As higher education increasingly uses technology to aid teaching and learning, Cornell has recently embraced a technology-facilitated educational model that allows more class time to be spent on engaging learning activities, such as interactive polls, in place of a typical lecture.
Known as “flipped classroom” or “inverted teaching,” the method entails providing course content, usually given to students during lecture, before they enter the physical classroom, according to Robert Vanderlan ’88, instructional specialist for Cornell’s Center for Teaching Excellence.
“Then, when students are in class, [professors] have created a lot of time that can be used for more active learning,” Vanderlan said.
Vanderlan said that although technology is not essential when inverting a classroom, faculty can invert a classroom more easily by utilizing technology.
“You used to have to go to a college classroom or library to get exposed to the content of college classrooms. With technology, you don’t necessarily have to do that anymore,” he said. “There is a ton of content on the Internet … Technology makes the delivery of content to students before they get to class a lot easier.”
According to Clare van den Blink, director of academic technologies for [email protected], the University is currently introducing and integrating new technologies into the classroom by piloting new tools to facilitate flipped classroom learning.
“The idea is to take the idea of iClicker [remote-controlled] polling and expand it a lot more by having students bring in laptops or portable devices and using that as a basis for group work by looking things up on the internet as a resource,” van den Blink said. “Then, technology can take a larger role where you are having group collaboration sessions, sharing documents [or] answering deep questions and problems.”
Prof. George Hudler, plant pathology and plant-microbe biology, said when he flips his own courses, he tries to engage students instead of just lecturing at them.
“The technology [of flipping the classroom] is what I can do at my desk with my computer. … I have to kind of outline the material that I want the students to prepare when coming to class. For me, that is the extent of the technology right now,” Hudler said. “I have to admit that my own efforts to flip the classroom are in their infancy, and in a year or two from now, I can have a much different [approach].”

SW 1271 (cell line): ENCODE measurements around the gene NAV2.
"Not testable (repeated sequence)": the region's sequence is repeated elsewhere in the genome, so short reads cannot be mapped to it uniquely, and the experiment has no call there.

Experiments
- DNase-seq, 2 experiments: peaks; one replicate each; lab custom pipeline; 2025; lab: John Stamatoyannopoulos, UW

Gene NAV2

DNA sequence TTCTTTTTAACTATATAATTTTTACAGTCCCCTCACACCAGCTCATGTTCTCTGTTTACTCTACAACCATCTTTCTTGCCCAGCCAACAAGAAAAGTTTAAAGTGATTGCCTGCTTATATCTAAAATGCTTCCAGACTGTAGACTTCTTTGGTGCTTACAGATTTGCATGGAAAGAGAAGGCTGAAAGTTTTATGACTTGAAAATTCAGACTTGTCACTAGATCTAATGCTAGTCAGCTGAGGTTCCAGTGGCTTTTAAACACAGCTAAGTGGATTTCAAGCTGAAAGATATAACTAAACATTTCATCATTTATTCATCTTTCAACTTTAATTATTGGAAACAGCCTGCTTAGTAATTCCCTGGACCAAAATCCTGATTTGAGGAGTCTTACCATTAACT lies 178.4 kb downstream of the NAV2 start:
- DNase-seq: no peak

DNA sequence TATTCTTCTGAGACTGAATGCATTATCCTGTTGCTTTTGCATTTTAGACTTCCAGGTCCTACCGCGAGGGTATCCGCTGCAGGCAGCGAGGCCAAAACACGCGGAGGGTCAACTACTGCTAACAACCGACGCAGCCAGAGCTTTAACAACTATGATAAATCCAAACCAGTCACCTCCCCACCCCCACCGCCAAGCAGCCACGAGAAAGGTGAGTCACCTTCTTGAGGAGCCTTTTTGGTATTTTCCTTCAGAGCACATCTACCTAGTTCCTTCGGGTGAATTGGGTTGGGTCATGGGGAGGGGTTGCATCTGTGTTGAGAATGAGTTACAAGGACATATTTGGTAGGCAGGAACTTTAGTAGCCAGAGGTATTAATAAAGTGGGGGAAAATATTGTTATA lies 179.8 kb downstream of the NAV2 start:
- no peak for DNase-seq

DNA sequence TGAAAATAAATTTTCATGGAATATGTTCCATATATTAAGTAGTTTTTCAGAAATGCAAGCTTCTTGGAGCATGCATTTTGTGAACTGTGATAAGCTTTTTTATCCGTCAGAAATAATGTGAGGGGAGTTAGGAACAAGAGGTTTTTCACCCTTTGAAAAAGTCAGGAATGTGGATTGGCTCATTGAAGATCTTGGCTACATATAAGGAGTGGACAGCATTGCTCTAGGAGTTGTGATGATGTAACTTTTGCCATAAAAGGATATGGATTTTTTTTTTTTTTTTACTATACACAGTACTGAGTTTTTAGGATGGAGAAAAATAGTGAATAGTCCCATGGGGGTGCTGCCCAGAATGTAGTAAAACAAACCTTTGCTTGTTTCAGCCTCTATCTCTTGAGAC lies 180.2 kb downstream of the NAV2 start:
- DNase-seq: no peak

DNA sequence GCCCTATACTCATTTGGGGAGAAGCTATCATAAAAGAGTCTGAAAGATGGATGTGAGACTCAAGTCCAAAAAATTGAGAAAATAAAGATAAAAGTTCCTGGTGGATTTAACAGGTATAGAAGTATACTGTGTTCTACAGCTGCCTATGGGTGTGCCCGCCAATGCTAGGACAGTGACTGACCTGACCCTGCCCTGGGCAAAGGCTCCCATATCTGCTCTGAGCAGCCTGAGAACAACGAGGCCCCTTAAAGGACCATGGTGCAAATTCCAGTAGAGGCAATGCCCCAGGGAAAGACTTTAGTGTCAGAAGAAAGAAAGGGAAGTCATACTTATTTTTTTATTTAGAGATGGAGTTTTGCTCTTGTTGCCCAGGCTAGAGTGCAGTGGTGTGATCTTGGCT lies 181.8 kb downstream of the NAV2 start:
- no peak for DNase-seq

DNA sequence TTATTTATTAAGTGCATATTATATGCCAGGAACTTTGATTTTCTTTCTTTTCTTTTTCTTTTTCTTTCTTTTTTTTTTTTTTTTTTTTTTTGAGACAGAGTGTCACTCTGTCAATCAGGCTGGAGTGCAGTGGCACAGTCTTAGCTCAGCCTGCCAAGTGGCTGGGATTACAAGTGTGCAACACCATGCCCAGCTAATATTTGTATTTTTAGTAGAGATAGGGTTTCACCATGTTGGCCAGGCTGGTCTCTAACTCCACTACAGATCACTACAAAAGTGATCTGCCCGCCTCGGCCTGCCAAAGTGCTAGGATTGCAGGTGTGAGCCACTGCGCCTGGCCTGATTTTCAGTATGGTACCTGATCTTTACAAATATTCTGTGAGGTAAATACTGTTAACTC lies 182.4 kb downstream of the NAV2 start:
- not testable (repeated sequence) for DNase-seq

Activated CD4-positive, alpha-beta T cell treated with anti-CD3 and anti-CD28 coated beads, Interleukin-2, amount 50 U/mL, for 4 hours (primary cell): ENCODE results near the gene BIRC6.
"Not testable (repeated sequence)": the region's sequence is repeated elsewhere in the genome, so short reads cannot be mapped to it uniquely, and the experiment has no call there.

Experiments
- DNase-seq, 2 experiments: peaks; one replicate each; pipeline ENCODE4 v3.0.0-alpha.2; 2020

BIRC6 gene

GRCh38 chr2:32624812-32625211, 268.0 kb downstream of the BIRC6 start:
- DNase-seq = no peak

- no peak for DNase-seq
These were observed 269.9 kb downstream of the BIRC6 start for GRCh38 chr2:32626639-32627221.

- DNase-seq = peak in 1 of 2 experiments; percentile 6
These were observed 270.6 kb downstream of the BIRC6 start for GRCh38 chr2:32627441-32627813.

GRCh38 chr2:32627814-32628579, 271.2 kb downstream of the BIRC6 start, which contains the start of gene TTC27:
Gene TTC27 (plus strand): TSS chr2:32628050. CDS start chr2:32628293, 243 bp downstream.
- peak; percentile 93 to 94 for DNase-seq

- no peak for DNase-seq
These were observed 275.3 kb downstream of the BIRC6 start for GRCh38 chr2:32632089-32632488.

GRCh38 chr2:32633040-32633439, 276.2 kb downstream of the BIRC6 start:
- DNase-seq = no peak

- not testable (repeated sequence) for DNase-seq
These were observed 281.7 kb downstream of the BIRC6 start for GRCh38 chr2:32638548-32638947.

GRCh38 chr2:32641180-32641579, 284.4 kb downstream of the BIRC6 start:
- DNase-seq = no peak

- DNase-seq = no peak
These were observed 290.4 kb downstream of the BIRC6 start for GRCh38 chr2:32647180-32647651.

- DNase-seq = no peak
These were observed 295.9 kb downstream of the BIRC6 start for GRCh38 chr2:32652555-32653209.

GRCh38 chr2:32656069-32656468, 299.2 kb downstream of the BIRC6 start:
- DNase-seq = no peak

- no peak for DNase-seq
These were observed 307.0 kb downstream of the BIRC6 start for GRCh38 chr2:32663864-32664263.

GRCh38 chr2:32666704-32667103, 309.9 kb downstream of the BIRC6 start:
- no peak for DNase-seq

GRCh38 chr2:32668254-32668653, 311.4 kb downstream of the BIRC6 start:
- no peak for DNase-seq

According to Vanderlan, some professors have argued that faculty should provide content to students beforehand in order to teach face-to-face in the classroom –– relying on technology solely outside of the classroom. However, other professors have taken an entirely different approach by bringing technology to the forefront of the classroom.
“[Professors] can use Skype to bring people outside of the physical course into the classroom,” Vanderlan said.
For example, the four professors of COMM 1840: “Six Pretty Good Books” have leveraged Skype to allow students to meet with the authors of the books.
Vanderlan also said University faculty have pointed out inconsistencies in classroom technology throughout campus.
“Different classrooms in different buildings have different technologies, so it can be difficult for professors to plan ahead when they do not know what technology they are going to be dealing with,” he said.
However, if professors are interested in experimenting with flipping their courses, the current state of Cornell’s classroom technology accommodations should not deter or play a role when professors consider adopting a flipped classroom model, according to Vanderlan.
Hudler echoed Vanderlan, saying that, overall, University faculty are not particularly satisfied with the state of technology that is available in classrooms. Faculty feel they need improvements in technology to enable a more rapid exchange of information from teacher to student.
Still, Hudler said, “I don’t think the situation [of not having up-to-date, uniform technology in classrooms] … is as dire as people seem to suggest.”
“I know I have been to other college campuses, where I have seen faculty walking across the campus carrying a projection screen for crying out loud. So I think, for me, what we have available now [at Cornell] is pretty good, but there is certainly room for improvement,” he added.
Moving forward, the limitations of the physical classroom may pose challenges to professors wanting to flip larger lectures, according to the Vanderlan.
“Traditional classrooms, with bolted down, stadium-style seats make group problem solving or group activities difficult to orchestrate,” he said. “Some universities are building new classroom spaces –– with multiple oval tables, lots of whiteboards and electronic displays –– to address this problem. Adapting your flipped class to the space available is an important part of making it work.”
According to Hudler, ultimately, integration of technology is just one element that contributes to an effective classroom learning experience.
“Academic success still falls into the lap of the instructor and the student,” he said. “I don’t care how fancy the technology gets; at the end of the day, there still has to be that personal conveyance about the excitement of discovery, which I am not so sure that technology is going to solve in a complete way.”
Original Author: Jonathan Swartz